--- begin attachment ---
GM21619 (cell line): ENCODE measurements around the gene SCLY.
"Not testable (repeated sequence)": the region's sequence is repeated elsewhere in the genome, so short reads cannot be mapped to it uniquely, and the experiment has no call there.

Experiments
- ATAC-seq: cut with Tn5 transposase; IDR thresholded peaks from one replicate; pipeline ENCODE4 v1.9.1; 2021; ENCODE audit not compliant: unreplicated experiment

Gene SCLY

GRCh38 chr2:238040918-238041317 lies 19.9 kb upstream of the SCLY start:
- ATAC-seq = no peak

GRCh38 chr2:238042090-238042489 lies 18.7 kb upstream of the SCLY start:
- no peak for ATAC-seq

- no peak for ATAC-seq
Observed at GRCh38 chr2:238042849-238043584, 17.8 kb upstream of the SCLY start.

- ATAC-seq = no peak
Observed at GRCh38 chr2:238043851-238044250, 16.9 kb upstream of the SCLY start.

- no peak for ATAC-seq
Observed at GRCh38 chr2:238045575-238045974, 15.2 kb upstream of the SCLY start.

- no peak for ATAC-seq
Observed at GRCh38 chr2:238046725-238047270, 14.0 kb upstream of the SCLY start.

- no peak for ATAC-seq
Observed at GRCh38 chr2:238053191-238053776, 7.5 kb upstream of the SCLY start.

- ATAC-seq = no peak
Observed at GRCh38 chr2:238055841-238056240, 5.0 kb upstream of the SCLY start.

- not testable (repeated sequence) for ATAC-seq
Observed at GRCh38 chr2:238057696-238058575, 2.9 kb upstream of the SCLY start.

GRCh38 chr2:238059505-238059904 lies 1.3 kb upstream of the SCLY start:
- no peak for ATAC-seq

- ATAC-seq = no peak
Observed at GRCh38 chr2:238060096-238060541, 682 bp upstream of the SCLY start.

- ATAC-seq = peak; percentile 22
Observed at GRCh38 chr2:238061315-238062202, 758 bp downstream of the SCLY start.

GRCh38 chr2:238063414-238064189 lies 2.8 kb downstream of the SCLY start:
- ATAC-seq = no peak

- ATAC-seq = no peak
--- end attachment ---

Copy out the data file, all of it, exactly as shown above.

GM21619 (cell line): ENCODE measurements around the gene SCLY.
"Not testable (repeated sequence)": the region's sequence is repeated elsewhere in the genome, so short reads cannot be mapped to it uniquely, and the experiment has no call there.

Experiments
- ATAC-seq: cut with Tn5 transposase; IDR thresholded peaks from one replicate; pipeline ENCODE4 v1.9.1; 2021; ENCODE audit not compliant: unreplicated experiment

Gene SCLY

GRCh38 chr2:238040918-238041317 lies 19.9 kb upstream of the SCLY start:
- ATAC-seq = no peak

GRCh38 chr2:238042090-238042489 lies 18.7 kb upstream of the SCLY start:
- no peak for ATAC-seq

- no peak for ATAC-seq
Observed at GRCh38 chr2:238042849-238043584, 17.8 kb upstream of the SCLY start.

- ATAC-seq = no peak
Observed at GRCh38 chr2:238043851-238044250, 16.9 kb upstream of the SCLY start.

- no peak for ATAC-seq
Observed at GRCh38 chr2:238045575-238045974, 15.2 kb upstream of the SCLY start.

- no peak for ATAC-seq
Observed at GRCh38 chr2:238046725-238047270, 14.0 kb upstream of the SCLY start.

- no peak for ATAC-seq
Observed at GRCh38 chr2:238053191-238053776, 7.5 kb upstream of the SCLY start.

- ATAC-seq = no peak
Observed at GRCh38 chr2:238055841-238056240, 5.0 kb upstream of the SCLY start.

- not testable (repeated sequence) for ATAC-seq
Observed at GRCh38 chr2:238057696-238058575, 2.9 kb upstream of the SCLY start.

GRCh38 chr2:238059505-238059904 lies 1.3 kb upstream of the SCLY start:
- no peak for ATAC-seq

- ATAC-seq = no peak
Observed at GRCh38 chr2:238060096-238060541, 682 bp upstream of the SCLY start.

- ATAC-seq = peak; percentile 22
Observed at GRCh38 chr2:238061315-238062202, 758 bp downstream of the SCLY start.

GRCh38 chr2:238063414-238064189 lies 2.8 kb downstream of the SCLY start:
- ATAC-seq = no peak

- ATAC-seq = no peak